The Brief Wondrous Life of Oscar Wao Author:Junot Diaz Things have never been easy for Oscar, a sweet but disastrously overweight, lovesick Dominican ghetto nerd. From his home in New Jersey, where he lives with his old-world mother and rebellious sister, Oscar dreams of becoming the Dominican J. R. R. Tolkien and, most of all, of finding love. But he may never get what he wants, thanks to the fuku ... more »- the curse that has haunted the Oscar's family for generations, dooming them to prison, torture, tragic accidents, and, above all, ill-starred love. Oscar, still waiting for his first kiss, is just its most recent victim.« less
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I absolutely loved this book. I've never read a book that is ANYTHING like this, the language used and sense of humor was wonderful. It's a fiction story, but filled with historical footnotes (mainly dealing with with Dominican history) that puts everything in context. The book goes from one character's point of view to another, all coming together to tell the story of Oscar and his "fuku" (cursed) bloodline. If you aren't offended by cursing and sex in books, this book is a real experience and completely unforgettable.
I just finished this book and had a hard time getting through it. There are many interuptions in the story with footnotes that describe Dominican life. That was sometimes helpful but sometimes interrupted the flow of the book. The author also uses quite a bit of un-translated spanish throughout. Having had a few years of spanish, I could put it in context but if you have no knowledge of spanish, keep a language translation dictionary handy.
This book is the story of Oscar a nerdy and extremely geeky Dominican man that is struggling to find where he fits in life. Diaz explores three generations of his family and at times you aren't quite sure which family members background story we are getting. If you enjoy light reading this is not the book for you.
Audra H. reviewed The Brief Wondrous Life of Oscar Wao on
Helpful Score: 6
I read the back of this book and bought it as I love to read about Central and S American cultures. Started out good - was a little frustrated by the footnotes which in my opinion could have been in the book and not as separate mini text. Lots of Spanish and slang and when I actually knew the words added to the book. When I didn't, I found it distracting. Almost needs a glossary in the back for those that don't know the words. Struggled to get into it and ended up putting it down (which I rarely do but am learning its OK) about the midpoint. Not my cup of tea but maybe someone else would enjoy.
I was hooked from the first page of this riveting book! I loved the Spanish "dichos" (sayings) and all of the Fantasy/Sci-Fi references and was absolutely captivated by the characters. The plot was compelling and heart-wrenching. IMHO, this book is most deserving of the Pulitzer Prize. ¡Bravo!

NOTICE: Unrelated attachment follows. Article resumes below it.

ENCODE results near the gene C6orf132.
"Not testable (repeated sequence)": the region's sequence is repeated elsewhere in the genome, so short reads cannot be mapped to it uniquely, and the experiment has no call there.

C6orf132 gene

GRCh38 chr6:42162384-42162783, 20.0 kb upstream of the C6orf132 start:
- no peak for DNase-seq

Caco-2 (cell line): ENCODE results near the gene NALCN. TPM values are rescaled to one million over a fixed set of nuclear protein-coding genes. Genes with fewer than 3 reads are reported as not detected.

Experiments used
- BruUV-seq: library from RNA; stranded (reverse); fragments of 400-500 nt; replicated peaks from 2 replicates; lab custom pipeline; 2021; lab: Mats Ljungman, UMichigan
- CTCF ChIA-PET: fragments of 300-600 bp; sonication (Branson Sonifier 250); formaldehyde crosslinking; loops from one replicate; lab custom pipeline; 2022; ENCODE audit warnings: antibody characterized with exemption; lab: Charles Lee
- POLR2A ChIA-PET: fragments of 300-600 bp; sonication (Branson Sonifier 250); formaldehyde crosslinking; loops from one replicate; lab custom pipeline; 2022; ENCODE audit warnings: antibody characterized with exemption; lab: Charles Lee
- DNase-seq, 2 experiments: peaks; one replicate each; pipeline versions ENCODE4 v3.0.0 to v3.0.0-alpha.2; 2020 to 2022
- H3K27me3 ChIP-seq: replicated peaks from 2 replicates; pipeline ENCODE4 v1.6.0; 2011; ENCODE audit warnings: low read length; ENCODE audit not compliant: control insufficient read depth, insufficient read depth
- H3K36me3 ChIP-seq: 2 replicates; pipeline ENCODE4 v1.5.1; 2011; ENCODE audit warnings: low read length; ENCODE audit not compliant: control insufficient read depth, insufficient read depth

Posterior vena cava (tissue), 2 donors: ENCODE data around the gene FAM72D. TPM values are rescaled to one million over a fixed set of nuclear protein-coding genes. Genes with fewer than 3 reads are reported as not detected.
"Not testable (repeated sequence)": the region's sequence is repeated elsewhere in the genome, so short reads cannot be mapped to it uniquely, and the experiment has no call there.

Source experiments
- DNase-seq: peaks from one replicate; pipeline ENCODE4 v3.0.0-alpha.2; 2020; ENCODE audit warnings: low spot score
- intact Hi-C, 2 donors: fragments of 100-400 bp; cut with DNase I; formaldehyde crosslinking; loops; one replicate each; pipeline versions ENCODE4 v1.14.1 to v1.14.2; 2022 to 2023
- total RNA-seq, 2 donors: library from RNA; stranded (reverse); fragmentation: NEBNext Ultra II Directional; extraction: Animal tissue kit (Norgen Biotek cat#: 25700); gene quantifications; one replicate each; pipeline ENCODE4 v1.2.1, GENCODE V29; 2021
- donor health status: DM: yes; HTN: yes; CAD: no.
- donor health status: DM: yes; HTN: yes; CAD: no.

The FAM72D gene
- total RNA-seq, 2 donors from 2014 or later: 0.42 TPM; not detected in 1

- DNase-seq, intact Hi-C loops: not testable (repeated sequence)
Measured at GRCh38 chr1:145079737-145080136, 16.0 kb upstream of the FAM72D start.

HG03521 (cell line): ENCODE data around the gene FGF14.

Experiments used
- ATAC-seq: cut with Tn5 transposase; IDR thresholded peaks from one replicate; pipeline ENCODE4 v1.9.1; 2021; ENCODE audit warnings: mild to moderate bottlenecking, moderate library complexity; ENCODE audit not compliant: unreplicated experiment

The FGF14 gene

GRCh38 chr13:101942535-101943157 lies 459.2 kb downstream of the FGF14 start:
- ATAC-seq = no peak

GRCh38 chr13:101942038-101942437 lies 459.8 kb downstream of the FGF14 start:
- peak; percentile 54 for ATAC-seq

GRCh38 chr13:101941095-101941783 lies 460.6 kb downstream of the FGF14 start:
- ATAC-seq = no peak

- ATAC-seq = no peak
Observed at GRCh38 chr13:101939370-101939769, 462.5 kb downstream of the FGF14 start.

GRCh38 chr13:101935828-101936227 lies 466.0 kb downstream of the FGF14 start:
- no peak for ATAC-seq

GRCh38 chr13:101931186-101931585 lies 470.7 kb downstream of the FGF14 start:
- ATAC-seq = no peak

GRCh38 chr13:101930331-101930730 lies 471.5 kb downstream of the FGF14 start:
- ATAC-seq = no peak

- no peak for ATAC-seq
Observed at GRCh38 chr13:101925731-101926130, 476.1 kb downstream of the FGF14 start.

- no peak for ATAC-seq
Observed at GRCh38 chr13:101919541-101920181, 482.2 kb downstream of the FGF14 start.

From the title of this book and its back cover, I wasn't sure that I was going to relate to the overweight, sci-fi loving Oscar Wao. However, Junot Diaz managed to hook me from the first pages with his story about four generations of a Dominican-American family who are always on the brink of making it. I enjoyed his liberal usage of Spanish, despite my limited understanding. I also enjoyed the non-chronological nature of the story that somehow unraveled in just the way I needed it to, to really empathize with the characters. The Dominican history lessons sprinkled throughout the book were an enjoyable aside to the main story. I recommend this book to those who aren't put off by foul language!
Heartbreaking, gripping, and unlike anything else I've ever read - an odd mix of Spanish slang and sci-fi references that detail the life story of not only Oscar, but his sister, mother, adoptive grandmother, grandparents, aunts, friend and sometimes boyfriend of his sister, and the Dominican Republic while under Trujillo's dictatorship.
I have to say, geek that I am, I got pretty much all the sci-fi references sprinkled throughout the book. I have a little Spanish and was able to understand some of the phrases, if only by context alone. But a few references escaped me, and I found a website called http://www.annotated-oscar-wao.com/ invaluable for those.
A difficult read at times, due to both writing style and content, but worth reading.
I really enjoyed this book. It was a little hard to follow the narrators, as they shifted, and I can't imagine reading it without a working knowledge of Spanish--you could either skip it, and lose a little context, or keep a dictionary by your side, but the story was great, as was the writing.
I read This is How You Lose Her two years ago when it first came out, and I loved it so since then I've wanted to read The Brief Wondrous life of Oscar Wao, Junot Diaz' most acclaimed and famous work. Oscar Wao did not disappoint me. It was so smooth and well written-- it took me about 30 pages in to realize that there were no quotation marks. Also I love multi-generational stories, and this one delivers with common motifs and themes throughout. It's a pretty amazing book. The reason why I am giving it 4 stars instead of 5 is because the pacing wasn't the best in some areas, and sometimes the writing style was a bit grating